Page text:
Dec 252015
 

The Force Awakens posterThe new Star Wars movie has been an unqualified commercial success. The vast majority of the fans love it, and online you can find hundreds of reviews praising it.

So I thought I’ll present a contrarian point of view. Here’s everything I didn’t like about The Force Awakens.

Before you read this review, it is important to know where I’m coming from: I loved the original trilogy, hated the prequels (which I don’t even want to consider as canon) and pretty much ignored all the expanded universe stuff with the notable exception of the Timothy Zahn book trilogy “Heir To The Empire”, “Dark Force Rising” and “The Last Command” which I loved.

This review contains spoilers.

 

So I finally got to see the new Star Wars movie last night. When the end credits rolled, my feelings were definitely mixed. On the one hand, I was relieved it was not a total disaster like the prequels. There’s no awkwardly stilted acting, no Jar-Jar Binks-esque characters and (thank the Force!) no mention of midi-chlorians.

One the other hand, this was a movie directed by J.J. Abrams, the same person who butchered half a century of Star Trek lore and mutated it from a thoughtful Sci-Fi drama into a mindless action flick. And unfortunately, there are many JJA staples in the new Star Wars as well.

The Plot

The trench run in the 1983 video game was actually more dramatic than the 2015 version.

The trench run in the 1983 video game was actually more dramatic than the 2015 version.

First of all, The Force Awakens is basically a retelling of A New Hope. Yep. There’s a droid with vital information. There’s a planet-killing… thing. It’s not clear if it’s a moon, a planet or a space station disguised as a natural object. Not that it matters. It ends up being destroyed in the same old way, by a small fighter flying into a shaft. The difference is, there’s no drama or suspense about it this time around. It’s pretty much what the classic Star Wars trench run would be if you played it in the 1983 video game: no dialog, no emotional investment in the fate of the characters, no suspense at all. Just mindless action.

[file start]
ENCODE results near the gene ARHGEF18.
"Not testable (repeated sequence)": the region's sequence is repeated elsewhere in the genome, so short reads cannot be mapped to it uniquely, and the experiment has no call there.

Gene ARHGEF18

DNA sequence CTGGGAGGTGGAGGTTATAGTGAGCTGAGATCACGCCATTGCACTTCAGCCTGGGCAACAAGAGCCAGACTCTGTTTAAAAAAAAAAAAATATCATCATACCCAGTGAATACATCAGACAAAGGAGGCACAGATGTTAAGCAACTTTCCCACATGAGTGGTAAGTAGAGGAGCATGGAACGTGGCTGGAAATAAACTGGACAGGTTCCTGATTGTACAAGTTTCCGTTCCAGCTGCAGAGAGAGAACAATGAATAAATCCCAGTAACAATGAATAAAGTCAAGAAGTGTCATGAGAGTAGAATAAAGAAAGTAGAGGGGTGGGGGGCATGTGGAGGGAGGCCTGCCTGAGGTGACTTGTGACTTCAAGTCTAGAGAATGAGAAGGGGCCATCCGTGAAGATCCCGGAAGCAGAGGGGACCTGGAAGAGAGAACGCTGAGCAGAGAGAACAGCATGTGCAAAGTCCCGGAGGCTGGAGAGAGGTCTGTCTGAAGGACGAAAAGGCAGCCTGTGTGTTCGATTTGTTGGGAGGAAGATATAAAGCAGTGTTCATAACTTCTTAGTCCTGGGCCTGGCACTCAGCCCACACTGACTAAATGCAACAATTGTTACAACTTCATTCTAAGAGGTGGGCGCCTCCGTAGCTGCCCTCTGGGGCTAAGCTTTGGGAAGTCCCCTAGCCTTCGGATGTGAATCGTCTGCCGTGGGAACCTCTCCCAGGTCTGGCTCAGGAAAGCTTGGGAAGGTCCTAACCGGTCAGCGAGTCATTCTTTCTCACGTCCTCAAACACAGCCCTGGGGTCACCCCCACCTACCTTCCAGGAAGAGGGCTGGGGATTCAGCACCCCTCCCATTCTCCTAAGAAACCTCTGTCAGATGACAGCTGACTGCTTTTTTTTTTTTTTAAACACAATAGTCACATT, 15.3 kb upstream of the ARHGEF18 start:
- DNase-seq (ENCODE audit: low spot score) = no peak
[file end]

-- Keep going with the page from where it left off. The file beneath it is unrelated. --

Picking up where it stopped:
With the main plot basically copied and pasted from A New Hope, the Force Awakens could still be a great movie if it managed to create a new generation of compelling characters. And here’s where J.J. Abrams really drops the ball. The actors are doing their best, and are actually likable. But the pace of the story and the poor writing leave them feeling hollow and two-dimensional.

 

The Protagonists

The original Trio

The original protagonists had well-defined personalities and motivations by the end of The New Hope.

With the main plot basically copied and pasted from A New Hope, the Force Awakens could still be a great movie if it managed to create a new generation of compelling characters. And here’s where J.J. Abrams really drops the ball. The actors are doing their best, and are actually likable. But the pace of the story and the poor writing leave them feeling hollow and two-dimensional.

In The New Hope by the end of the movie you knew all there was to know about the personalities of Luke, Han and Leia. You may not have known all the facts about them, but you definitely knew who they where.

By the end of The Force Awakens, the main characters are so under-developed that you are not even certain which are going to make it into the next movie. Hell, they are so forgettable that I can’t even remember most of their names without looking at the wikipedia article for the movie.

Force Awakens Trio

By the end of the Force Awakens, the new characters’ personalities, motivations and back stories are not at all clear.

There are supposed to be three main protagonists to replace Luke, Han and Leia. The Luke replacement is obviously Rey, a young woman that’s good at fixing machines and a badass in a fight. And she’s waiting for someone (it is implied that she’s waiting for her family) to return. And that’s pretty much all the information we are told about her in the entire movie. She has no discernible motivation or flaws that would make her relatable to the audience. Actress Daisy Ridley does the best she can to make the character likable, but she’s not given anything substantial to work with. (This is a recurring theme with all the new cast).